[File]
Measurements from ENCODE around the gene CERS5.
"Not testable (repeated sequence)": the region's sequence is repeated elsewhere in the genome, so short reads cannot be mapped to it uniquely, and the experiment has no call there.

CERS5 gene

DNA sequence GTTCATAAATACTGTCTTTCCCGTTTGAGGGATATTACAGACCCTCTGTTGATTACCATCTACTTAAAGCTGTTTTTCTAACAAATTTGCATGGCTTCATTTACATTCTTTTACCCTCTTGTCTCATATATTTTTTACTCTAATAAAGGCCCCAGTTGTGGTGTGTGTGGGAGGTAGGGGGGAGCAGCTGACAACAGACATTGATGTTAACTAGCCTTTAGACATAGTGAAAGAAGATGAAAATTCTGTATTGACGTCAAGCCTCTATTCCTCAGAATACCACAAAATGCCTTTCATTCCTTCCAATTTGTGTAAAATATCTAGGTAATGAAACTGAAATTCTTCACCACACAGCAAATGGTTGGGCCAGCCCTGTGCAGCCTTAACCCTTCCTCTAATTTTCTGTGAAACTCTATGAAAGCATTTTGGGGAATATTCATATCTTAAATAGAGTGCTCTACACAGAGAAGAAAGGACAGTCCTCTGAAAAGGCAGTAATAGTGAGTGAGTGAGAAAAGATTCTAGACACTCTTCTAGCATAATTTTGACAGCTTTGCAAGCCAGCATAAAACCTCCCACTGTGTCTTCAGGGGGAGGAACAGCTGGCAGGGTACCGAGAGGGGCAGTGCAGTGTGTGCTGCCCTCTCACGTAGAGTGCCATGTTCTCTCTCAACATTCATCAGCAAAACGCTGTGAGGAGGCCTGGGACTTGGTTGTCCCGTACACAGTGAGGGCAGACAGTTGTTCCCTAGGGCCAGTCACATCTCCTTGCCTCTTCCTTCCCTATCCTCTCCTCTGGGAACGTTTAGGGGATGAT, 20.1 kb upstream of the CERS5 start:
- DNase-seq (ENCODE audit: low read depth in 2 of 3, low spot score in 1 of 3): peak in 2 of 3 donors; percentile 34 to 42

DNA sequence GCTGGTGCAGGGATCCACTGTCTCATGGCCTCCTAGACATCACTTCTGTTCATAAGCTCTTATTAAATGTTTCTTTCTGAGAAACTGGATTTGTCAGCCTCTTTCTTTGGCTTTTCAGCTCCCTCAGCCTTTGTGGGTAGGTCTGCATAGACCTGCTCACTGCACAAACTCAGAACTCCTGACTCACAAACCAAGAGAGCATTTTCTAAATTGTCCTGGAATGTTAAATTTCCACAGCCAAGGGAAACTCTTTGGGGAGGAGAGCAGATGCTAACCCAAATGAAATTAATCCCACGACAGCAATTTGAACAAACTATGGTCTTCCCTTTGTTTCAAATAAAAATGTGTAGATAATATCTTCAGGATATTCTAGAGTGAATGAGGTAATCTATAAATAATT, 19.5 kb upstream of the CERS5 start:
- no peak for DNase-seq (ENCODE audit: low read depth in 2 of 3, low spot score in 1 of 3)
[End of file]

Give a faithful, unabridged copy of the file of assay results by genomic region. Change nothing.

Measurements from ENCODE around the gene CERS5.
"Not testable (repeated sequence)": the region's sequence is repeated elsewhere in the genome, so short reads cannot be mapped to it uniquely, and the experiment has no call there.

CERS5 gene

DNA sequence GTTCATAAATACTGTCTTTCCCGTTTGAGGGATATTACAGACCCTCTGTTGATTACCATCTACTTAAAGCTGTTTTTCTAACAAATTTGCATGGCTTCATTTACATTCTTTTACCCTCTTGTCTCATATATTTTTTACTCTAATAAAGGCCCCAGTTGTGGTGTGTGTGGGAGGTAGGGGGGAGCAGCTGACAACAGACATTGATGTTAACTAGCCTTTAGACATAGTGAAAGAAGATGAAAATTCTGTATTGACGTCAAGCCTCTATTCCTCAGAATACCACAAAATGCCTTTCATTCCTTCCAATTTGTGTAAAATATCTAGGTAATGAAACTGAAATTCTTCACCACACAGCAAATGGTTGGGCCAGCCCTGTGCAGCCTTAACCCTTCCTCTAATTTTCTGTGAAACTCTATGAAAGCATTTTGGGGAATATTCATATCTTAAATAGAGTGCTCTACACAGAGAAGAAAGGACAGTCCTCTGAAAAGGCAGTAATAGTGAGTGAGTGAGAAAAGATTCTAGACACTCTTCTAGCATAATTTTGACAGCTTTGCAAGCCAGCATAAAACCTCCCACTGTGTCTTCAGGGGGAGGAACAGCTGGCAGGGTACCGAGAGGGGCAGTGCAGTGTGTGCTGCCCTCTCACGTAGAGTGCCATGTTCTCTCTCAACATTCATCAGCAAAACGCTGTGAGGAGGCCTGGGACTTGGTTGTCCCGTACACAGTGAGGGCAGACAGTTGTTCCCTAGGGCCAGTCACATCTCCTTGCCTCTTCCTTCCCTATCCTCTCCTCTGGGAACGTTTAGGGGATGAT, 20.1 kb upstream of the CERS5 start:
- DNase-seq (ENCODE audit: low read depth in 2 of 3, low spot score in 1 of 3): peak in 2 of 3 donors; percentile 34 to 42

DNA sequence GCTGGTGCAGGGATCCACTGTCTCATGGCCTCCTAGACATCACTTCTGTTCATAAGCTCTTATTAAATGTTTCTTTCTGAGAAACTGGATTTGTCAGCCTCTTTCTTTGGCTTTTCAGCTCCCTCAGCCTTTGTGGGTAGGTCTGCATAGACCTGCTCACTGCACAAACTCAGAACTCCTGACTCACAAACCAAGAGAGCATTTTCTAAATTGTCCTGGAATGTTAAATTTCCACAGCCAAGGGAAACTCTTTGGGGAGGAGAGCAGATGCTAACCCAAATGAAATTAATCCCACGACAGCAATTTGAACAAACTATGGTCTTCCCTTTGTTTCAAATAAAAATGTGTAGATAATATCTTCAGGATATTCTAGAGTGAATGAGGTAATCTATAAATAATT, 19.5 kb upstream of the CERS5 start:
- no peak for DNase-seq (ENCODE audit: low read depth in 2 of 3, low spot score in 1 of 3)